Douglas A/B-26 Invader

Hans Dieter Sinanan - Display pilot

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It's something that all aviation enthusiasts should experience, the thrill of a flight in a true warbird and legend.
The Harvard, its pedigree and its persona represent everything that is true about a warbird.
From the smell of that 1943 cockpit, where hundreds of young fighter pilots undertook their flight training to the rush of adrenalin when the Pratt & Whitney Wasp erupts into life and the blast of exhaust gas rushes past your cheek, I dare anyone who says that the hairs on the back of their neck don't stand on end when you realize that as you sit there strapped in to your seat, you are off on an amazing adventure.
Taxiing out to the grass runway, you drift into a kind of boyhood trance and imagine yourself as a Battle of Britain fighter pilot, off on a sortie over the south coast to intercept a group of invading enemy fighters.
As you line up on the runway Dieter asks you if you are ok and strapped in tight, you wave your ground crew farewell and slide the canopy shut. The throttle by your left knee moves forward and you're off.
Your head is suddenly pushed back as the aircraft accelerates and the noise of the mighty radial fills the cockpit with a deafening roar.
The tail lifts in no time at all and as you race down the grass strip amid the noise and dust, without warning you're airborne.
Wheels up and you're heading towards the south coast to duel with the enemy.
At 4000 feet the plane levels off and the engine is throttled back to cruise.
The roar of the engine strangely disappears and as you look around, you are suddenly in formation with a dozen Spitfires.
Your wingman gives you a wave and your plane pulls up and into a wing over. As it dives to pick up speed, up comes the nose and you're inverted at the top of a loop followed by a barrel roll to evade the fighter that has just positioned himself on your tail. 
People on the ground look up, children in awe and the elderly in remembrance of a sound they forgot some sixty years prior.
You know you're in a warbird because of the circular control stick, used in Spitfires and Hurricanes and the Perspex canopy that surrounds you.
As the stick moves about to the pilots command you want to grab hold and take your ride up into the clouds to dance among the white cotton cumulus, the recollection of an eagle soaring on the wing comes to mind and you feel that nothing you experience in life after that day will match the euphoria of those moments banking and diving in your own fighter aircraft.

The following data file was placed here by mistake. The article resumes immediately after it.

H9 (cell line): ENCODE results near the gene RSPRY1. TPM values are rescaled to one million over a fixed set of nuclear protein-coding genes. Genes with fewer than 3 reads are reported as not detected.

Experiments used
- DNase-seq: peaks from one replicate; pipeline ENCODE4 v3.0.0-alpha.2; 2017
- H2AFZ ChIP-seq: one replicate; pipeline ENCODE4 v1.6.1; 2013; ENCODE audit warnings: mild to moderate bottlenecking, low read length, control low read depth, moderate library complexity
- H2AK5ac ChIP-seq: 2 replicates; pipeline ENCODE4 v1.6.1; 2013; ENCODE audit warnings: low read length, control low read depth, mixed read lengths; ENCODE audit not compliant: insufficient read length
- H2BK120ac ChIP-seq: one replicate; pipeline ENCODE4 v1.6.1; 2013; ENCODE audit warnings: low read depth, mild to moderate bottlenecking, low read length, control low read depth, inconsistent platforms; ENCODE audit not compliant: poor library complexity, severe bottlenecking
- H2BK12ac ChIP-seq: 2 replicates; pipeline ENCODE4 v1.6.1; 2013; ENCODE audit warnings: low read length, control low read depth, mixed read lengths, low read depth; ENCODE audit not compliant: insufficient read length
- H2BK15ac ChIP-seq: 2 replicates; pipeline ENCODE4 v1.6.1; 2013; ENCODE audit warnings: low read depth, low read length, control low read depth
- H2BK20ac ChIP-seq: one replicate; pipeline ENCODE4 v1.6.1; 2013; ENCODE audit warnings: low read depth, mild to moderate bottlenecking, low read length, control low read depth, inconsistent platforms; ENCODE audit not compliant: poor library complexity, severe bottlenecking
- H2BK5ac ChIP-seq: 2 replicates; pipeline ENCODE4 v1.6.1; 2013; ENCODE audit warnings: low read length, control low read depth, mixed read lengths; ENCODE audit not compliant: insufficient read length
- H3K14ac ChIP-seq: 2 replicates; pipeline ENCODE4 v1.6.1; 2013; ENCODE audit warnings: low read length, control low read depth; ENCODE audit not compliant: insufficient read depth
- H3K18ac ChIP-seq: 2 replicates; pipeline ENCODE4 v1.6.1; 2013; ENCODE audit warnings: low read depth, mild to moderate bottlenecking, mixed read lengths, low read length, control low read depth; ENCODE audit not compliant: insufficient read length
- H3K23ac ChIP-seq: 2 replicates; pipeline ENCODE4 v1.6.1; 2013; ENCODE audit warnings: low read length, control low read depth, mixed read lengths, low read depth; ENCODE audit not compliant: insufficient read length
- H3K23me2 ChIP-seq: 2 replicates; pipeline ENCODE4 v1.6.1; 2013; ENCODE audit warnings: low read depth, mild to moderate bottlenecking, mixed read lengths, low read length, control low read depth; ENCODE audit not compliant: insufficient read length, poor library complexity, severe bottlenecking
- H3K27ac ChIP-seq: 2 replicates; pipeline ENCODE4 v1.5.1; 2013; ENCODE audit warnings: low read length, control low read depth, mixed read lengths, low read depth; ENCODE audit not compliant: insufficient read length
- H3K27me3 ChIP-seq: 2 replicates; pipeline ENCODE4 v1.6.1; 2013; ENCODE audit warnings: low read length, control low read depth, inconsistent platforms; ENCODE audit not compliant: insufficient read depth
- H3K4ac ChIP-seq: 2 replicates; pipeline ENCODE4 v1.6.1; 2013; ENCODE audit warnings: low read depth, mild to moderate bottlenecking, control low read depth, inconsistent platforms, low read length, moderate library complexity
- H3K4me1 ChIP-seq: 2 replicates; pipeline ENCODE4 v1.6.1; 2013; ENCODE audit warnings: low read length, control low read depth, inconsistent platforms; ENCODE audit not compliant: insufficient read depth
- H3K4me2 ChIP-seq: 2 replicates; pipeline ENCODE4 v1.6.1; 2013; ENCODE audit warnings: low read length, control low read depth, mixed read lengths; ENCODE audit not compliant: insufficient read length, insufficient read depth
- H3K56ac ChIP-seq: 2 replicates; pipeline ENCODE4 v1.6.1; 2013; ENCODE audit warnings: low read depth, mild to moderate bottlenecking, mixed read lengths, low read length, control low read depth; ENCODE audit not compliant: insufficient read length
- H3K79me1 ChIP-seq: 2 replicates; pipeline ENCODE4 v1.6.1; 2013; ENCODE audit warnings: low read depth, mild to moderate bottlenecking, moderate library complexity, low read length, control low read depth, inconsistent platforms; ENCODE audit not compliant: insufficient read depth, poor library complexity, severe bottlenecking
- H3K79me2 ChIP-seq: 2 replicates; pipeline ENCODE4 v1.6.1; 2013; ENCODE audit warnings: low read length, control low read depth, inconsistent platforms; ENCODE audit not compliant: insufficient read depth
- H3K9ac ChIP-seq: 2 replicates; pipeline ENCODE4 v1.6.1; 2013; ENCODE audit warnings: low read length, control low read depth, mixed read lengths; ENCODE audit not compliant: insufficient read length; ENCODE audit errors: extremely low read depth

If you ask the question, Dieter might very well let you take control and once you have the beast by the throat, you slowly pull back on the horns and feel the g-force push you into your seat as you climb high into the sky and watch the ground fall away.
For some instinctive reason you look around for your wing man, but your on your own, don't forget what your Squadron leader told you before taking off.........make sure the sun is at your back and never, never keep the wings level for more than thirty seconds at a time.
You are in the front seat now, as Dieter has strangely disappeared and you patrol the skies in search of any enemy that feels brave enough to match your skills in combat.
..........Suddenly over the R/T, Dieter informs you that its time to return to base and you awake form your trance and again in the rear cockpit. 
The Sussex Downs passes beneath you as it did for hundreds of WWII pilots on their way back from a mission.
In a low curved fast approach you round the tower at 1000 feet and Dieter brings the nose up into a perfect victory roll to celebrate your kill.
You feel satisfied that you have experienced what it was like all those years ago when pilots protected our skies form the Nazi threat.
You un strap and climb from your aircraft, relieved, exhausted, sweating and almost glad to be down, almost.
........But it has been a bit of fun without the anguish and terror the young pilot officers, some just nineteen, had to endure in 1940, just to stay alive.
You can only imagine how it was for them and probably then .....not even come close.
If there is one thing to do before you die, it is to experience to total an unadulterated exhilaration of a flight in a warbird.
I can only promise you one thing, that your cheeks will ache for a week, as the smile on your face gradually goes away........and you will be back.
So contact Dieter via this site as soon as you can and don't forget that old flying jacket you wear when your down the pub or out in the Morgan, because after you wear it on your sortie over the Sussex Downs you will always give a chuckle later on, when someone down the pub asks you if you've shot down any Messerschmitts lately..........